I bought the small one. But I learned how to use it well. So, just don't worry about buying all this stuff. I would encourage you more, buy something and then just use it consistently. For a year. Then buy your next tool. Let's start with umbrellas. What do we need to think about? Size. When you're doing portraits, size is important. The bigger the umbrella, the softer the lights gonna be on the subject. We were taking those photos of Brandon earlier and this small umbrella, this is a 42 incher about, really only lights up enough to basically go from here up to his head. That's it, that's it. I add someone else into the scene, boy, it's gonna be tough. Especially another full-size adult. If I have two little kids, I could get by with one little umbrella. If I have a couple of adults, I have to change how I use this umbrella from a side light to maybe more of a front light. And it needs to be more on access, so it's equally lighting him and his wife, side-by-side. So, that's the small umbrella. You can buy these for, I don't know, $25, so they're pretty inexpensive. And they're imminently flexible and imminently portable. You can take them all around the world with you if you want to, 'cause they collapse down nice and small. If you are going to buy an umbrella for your home studio, get something like this. This is fantastic, one of my favorite tools and I just kick myself that I waited so many years to buy it. This is a, it's basically a five or six foot diameter umbrella. Get at least a five or six footer. $79, you can find it in your local camera store. I bought this one on-line. Great, great tool. It's just white inside. And now, look at this. When I put this in front of Brandon, look at how much surface area it covers. From a subject, it's just impressive sitting here. You know, I'm gonna pay Mike more money for my photos. This is great. But I can now photograph him and his wife, and their kids with like one single umbrella. Fantastic. And if I throw in a reflector over here, even better. So go big, go big with your umbrellas, you don't have to spend a lot of money on them. What you get when buy ... You can buy these things that are like hundreds and hundreds of dollars. And even some of them are thousands of dollars. You just gain durability, really. You're not gonna gain a whole lot of look or improvement on the look, but you gain a lot of durability. I like using high end gear. I use a lot of Profoto gear. I've been using a lot more Phottix gear lately. This one is not, I think, what is, it's made by Impact, yeah Impact and this was on one of those on-line websites that sells camera gears and they're based in New York. Those companies. You can get good stuff from them. So that's a little bit about umbrellas. Let's talk next about softboxes. Where's my softbox. Right there. I love softboxes. Love, love, love softboxes, because they give you a lot of control over the light. So this is a Profoto softbox. And I'm gonna put it here by Brandon so you can kinda get the size, the feel of how big it is. So this is a two foot by three foot. I recommend that as a minimum size. Minimum size and you can see here, the reason I put it here is so you get a feel for how much of his body this is going to illuminate. Again, just like that smaller umbrella, we're really working with just the head down to the waist. If your doing family portraits with a softbox, you're probably gonna need to get a bigger tool, a bigger softbox. And I got another one, it's off set. It's a three foot by four foot. The down side to softboxes, they're pretty expensive. Hundreds of dollars for this. It's a Profoto. You kind find other softboxes that are less, but man I've had these for a lot of years and they work with studio lights. So you can put a regular studio flash in here, strobe. And they work with hot lights. (velcro ripping) This is a heat escape port, so continuous lights will work in here. So this has a lot of flexibility with all of my different lighting systems. And of course, it also works with my speed lights, 'cause I've got this little bracket here that they make, it's called a speed light adapter (makes popping sound) and it works with all my high end Profoto gear. Why do I like softboxes so much? And the reason why is because I've got full control over where that light is going. An umbrella sends the light everywhere, but a softbox I can control it. I can feather it off the side, I can go straight on, I can move it over here and prevent it from going on the background. All that's very helpful in a small studio environment when you don't want stuff necessarily always falling on the backdrop. You can also move these softboxes sideways, so like if I was shooting maybe his two kids, which we're gonna do later today, I might move it sideways and now I've got enough light, I'll move over here. I've got enough light so I can illuminate a wider area versus a more vertical area. That's a softbox. Don't buy small softboxes. And when I mean small, I mean like the little nine inch by one foot softboxes. They work for photographing Legos and slugs and little things, rings, but not great for people photography. One other thing in the softbox world that you might consider, is either a Octa, like I've got here. So this is an Octa and on the front of that, move this away from my microphone, (velcro ripping) it's got this here which helps us control the light as well. So you can shoot the Octa straight or with this little modifier which helps us control and corral the light. And then the other option is something like a beauty dish, which is similar to an Octa. I don't have a beauty dish on set, but I've got this, which is close to the beauty dish. This is made by Phottix it's called their RAJA 65. It's collapsible, it works with studio lights, and it works with speed lights. It's a very flexible tool. It's portable, I can take it with me any where in the world I want. Sometimes I like a round surface and that gives me really nice catch lights in the eye. But, I'm gonna move it over here next to Brandon again, just to give you an idea of size. So what are we thinking when it comes to portraiture and something like this? Well, torso, head and shoulders. Maybe with the right angle and the right distance away, maybe even bellybutton to the top of the head. But definitely not full size. So, these take a lot of skill to use. If you're looking at where should I spend my money, I would hold off on a beauty dish, I would hold off on something like this. These smaller items, and just go, starting out I would recommend a big, giant umbrella and then maybe a softbox. Those two things will give you a lot of mileage and give you years and years and years of learning opportunity. Try not to hit you, knock your glasses off. Couple more things I want to talk about, oh, talk about V-flats and reflectors. A V-flat, I've got it back there. I'm not gonna pull it out, we'll pull it out later today. But, that's that big black sheet that I've got back there and what that is, is foam core. On the inside of that is white foam core, white color foam core and the outside is black. You can use those for giant reflector surfaces, and we're gonna use that this afternoon when we do the big family. I'm gonna pull out the big, giant umbrella and a big ole V-flat and now you've got this big, giant surface area of light shining onto the scene and that's important when you do big, big images. Then we've got the reflectors. I think every photographer needs a reflector or two. I've got this one here, it's on a stand. I won't pull it out all the way. 42 incher, this is 42 inch reflector. Get one of these, you can buy those anywhere for about 30 bucks and they collapse into a little carrying pouch about this big. Worth their weight in gold, almost literally worth their weight in gold. I use them all the time and I'll be using these extensively today. I've got a bunch of different reflectors too that I'll pull out and we'll talk about those later as the day wears on. Alright, next. Backgrounds are important and not important. You can do a lot of work with just simple backgrounds. A white wall, a brick fireplace, a living room scenario. You don't even necessarily need to buy a background. But if you are going to buy backgrounds, I recommend two types of backgrounds. The first one, behind Brandon here, is seamless paper and what I've got here, you can see behind this white, I've got a black seamless, and then a gray seamless. And I'm gonna shoot on all three of these today. And this is a seamless paper stand. You don't necessarily need to even buy the stand, you can just get paper like this and tape it to the wall. That works just fine. I've done that for years and years and years. Use gaff tape, don't use duck tape. Use gaff tape. Why is it called seamless? Well, it has no seam in it, right. It's perfectly seamless. In fact you can actually pull that paper and roll it out on the floor in the front and now you've got kind of this infinity background. Super flexible, relatively inexpensive, you can buy a roll for 30, 40 bucks, maybe 50 bucks and you just get wider rolls and skinnier rolls. Obviously the wider the roll the more expensive it is. And then we are going to shoot on these today, These muslins. I love muslins and especially custom design, especially painted muslins. And so in a little bit we'll give you some tips on muslins and which to buy, but we're gonna photograph on a couple of these today. And they really add a lot of, I don't know, they add a dynamic look to your photo. A lot of sense of place and texture. You can light the muslins kinda separately from the subject and they produce a beautiful look. As you become a pro photographer, you put a lot more effort into the background. But starting out you can do great work, professional level work with just white, gray, and black.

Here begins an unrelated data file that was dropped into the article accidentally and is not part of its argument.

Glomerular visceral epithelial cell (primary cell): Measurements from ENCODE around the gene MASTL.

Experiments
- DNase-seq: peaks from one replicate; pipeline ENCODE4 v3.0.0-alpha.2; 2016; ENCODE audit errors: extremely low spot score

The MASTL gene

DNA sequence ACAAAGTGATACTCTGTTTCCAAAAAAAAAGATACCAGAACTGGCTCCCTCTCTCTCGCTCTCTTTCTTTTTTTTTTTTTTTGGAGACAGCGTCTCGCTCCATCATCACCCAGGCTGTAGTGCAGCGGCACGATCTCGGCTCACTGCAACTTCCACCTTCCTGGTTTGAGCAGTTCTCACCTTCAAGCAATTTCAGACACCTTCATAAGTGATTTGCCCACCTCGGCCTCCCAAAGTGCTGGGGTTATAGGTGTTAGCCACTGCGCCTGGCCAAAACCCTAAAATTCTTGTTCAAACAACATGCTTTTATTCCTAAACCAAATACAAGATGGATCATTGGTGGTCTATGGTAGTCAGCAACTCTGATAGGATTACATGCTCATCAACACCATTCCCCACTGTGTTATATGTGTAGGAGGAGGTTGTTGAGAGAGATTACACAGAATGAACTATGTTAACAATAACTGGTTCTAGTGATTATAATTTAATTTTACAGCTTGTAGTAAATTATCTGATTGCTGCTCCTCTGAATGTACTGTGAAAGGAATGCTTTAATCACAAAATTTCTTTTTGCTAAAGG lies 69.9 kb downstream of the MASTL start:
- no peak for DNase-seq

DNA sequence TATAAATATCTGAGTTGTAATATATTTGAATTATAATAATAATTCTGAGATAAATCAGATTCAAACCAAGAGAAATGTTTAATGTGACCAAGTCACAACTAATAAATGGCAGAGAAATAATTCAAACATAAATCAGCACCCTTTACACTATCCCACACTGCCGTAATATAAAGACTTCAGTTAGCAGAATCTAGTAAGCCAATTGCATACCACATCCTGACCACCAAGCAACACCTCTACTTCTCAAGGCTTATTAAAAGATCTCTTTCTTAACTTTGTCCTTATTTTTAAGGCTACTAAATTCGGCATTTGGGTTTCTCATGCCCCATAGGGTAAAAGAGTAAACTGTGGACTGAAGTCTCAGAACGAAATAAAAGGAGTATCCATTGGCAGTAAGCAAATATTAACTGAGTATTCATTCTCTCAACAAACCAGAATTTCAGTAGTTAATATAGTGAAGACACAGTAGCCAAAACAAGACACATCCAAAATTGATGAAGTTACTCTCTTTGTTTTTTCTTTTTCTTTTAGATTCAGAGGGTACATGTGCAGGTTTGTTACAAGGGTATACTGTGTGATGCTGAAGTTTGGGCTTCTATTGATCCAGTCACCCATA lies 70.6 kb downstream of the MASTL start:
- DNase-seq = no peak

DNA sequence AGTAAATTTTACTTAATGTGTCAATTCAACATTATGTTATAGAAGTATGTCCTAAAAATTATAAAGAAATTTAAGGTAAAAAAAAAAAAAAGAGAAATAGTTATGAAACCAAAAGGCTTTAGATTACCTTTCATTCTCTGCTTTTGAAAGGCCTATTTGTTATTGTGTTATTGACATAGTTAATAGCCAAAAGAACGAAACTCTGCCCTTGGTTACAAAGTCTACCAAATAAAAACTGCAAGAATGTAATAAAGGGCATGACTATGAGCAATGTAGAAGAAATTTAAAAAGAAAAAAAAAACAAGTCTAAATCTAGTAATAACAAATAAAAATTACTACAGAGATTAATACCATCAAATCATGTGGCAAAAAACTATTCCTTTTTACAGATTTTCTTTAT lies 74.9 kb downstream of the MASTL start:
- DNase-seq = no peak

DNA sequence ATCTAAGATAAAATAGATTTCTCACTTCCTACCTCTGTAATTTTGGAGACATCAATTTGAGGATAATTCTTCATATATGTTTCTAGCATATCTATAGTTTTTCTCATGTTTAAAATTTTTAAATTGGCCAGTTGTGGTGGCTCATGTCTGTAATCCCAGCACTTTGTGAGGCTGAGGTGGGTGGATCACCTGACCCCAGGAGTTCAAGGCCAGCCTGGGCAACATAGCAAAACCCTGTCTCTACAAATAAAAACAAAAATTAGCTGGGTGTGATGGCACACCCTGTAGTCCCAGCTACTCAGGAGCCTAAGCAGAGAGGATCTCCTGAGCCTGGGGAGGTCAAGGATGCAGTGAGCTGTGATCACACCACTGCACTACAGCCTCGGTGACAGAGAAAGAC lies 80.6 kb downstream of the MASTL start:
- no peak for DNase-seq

When capturing images of families and children, you preserve memories for generations. Learning how to use flash opens up so many options, as you now longer have to be constrained by weather or location. Photographer Mike Hagen will help you incorporate flash into this genre of photography to create family heirloom images that also capture a moment in time.

In this class, Mike teaches you how to:

  • Create looks that wouldn’t be possible in natural light
  • Use your flash to freeze action
  • Use reflectors, modifiers and other lighting equipment to enhance your flash

Learn to harness the power of flash photography to make their memories last a lifetime. Give clients those special images by using flash photography to preserve their special moments.



  • Amazing class! Lots of information
  • The class seems great, but my connection - even at 20MB still give me 20 seconds and then butts out for a minute :(
  • Lots of practical information on how to combine flash with modifiers in the studio. It was helpful seeing real world examples of both how to do it properly and what can go wrong. Although this class was focused on children and families, the tips can be applied to any type of studio subject.